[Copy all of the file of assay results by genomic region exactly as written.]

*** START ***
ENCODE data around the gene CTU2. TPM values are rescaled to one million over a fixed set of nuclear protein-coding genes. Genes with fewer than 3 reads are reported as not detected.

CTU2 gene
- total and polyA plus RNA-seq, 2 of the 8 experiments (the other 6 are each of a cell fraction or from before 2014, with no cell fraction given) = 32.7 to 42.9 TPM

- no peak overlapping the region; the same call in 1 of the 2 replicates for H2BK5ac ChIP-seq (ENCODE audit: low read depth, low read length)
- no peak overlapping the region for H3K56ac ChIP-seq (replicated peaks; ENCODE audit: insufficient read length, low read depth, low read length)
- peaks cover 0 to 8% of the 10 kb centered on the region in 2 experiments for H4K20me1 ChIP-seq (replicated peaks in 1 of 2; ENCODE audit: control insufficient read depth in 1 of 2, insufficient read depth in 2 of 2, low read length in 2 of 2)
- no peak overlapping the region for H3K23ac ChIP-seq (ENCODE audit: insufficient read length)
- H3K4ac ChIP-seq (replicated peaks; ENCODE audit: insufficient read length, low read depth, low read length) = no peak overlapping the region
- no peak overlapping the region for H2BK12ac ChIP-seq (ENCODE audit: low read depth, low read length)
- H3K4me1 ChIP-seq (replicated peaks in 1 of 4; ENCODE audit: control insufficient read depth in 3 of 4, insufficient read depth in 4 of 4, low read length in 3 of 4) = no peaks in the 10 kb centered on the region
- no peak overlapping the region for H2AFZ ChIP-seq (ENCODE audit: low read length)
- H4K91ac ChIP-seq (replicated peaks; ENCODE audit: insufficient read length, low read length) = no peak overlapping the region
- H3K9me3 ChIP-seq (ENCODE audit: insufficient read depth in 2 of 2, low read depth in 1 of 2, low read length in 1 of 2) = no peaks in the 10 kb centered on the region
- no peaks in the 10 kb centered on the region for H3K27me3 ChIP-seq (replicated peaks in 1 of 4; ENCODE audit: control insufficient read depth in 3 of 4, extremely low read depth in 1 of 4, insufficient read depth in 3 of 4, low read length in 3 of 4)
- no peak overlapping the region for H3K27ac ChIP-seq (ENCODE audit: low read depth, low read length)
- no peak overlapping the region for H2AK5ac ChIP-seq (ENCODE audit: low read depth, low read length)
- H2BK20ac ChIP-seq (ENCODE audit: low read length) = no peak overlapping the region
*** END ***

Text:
ENCODE data around the gene CTU2. TPM values are rescaled to one million over a fixed set of nuclear protein-coding genes. Genes with fewer than 3 reads are reported as not detected.

CTU2 gene
- total and polyA plus RNA-seq, 2 of the 8 experiments (the other 6 are each of a cell fraction or from before 2014, with no cell fraction given) = 32.7 to 42.9 TPM

- no peak overlapping the region; the same call in 1 of the 2 replicates for H2BK5ac ChIP-seq (ENCODE audit: low read depth, low read length)
- no peak overlapping the region for H3K56ac ChIP-seq (replicated peaks; ENCODE audit: insufficient read length, low read depth, low read length)
- peaks cover 0 to 8% of the 10 kb centered on the region in 2 experiments for H4K20me1 ChIP-seq (replicated peaks in 1 of 2; ENCODE audit: control insufficient read depth in 1 of 2, insufficient read depth in 2 of 2, low read length in 2 of 2)
- no peak overlapping the region for H3K23ac ChIP-seq (ENCODE audit: insufficient read length)
- H3K4ac ChIP-seq (replicated peaks; ENCODE audit: insufficient read length, low read depth, low read length) = no peak overlapping the region
- no peak overlapping the region for H2BK12ac ChIP-seq (ENCODE audit: low read depth, low read length)
- H3K4me1 ChIP-seq (replicated peaks in 1 of 4; ENCODE audit: control insufficient read depth in 3 of 4, insufficient read depth in 4 of 4, low read length in 3 of 4) = no peaks in the 10 kb centered on the region
- no peak overlapping the region for H2AFZ ChIP-seq (ENCODE audit: low read length)
- H4K91ac ChIP-seq (replicated peaks; ENCODE audit: insufficient read length, low read length) = no peak overlapping the region
- H3K9me3 ChIP-seq (ENCODE audit: insufficient read depth in 2 of 2, low read depth in 1 of 2, low read length in 1 of 2) = no peaks in the 10 kb centered on the region
- no peaks in the 10 kb centered on the region for H3K27me3 ChIP-seq (replicated peaks in 1 of 4; ENCODE audit: control insufficient read depth in 3 of 4, extremely low read depth in 1 of 4, insufficient read depth in 3 of 4, low read length in 3 of 4)
- no peak overlapping the region for H3K27ac ChIP-seq (ENCODE audit: low read depth, low read length)
- no peak overlapping the region for H2AK5ac ChIP-seq (ENCODE audit: low read depth, low read length)
- H2BK20ac ChIP-seq (ENCODE audit: low read length) = no peak overlapping the region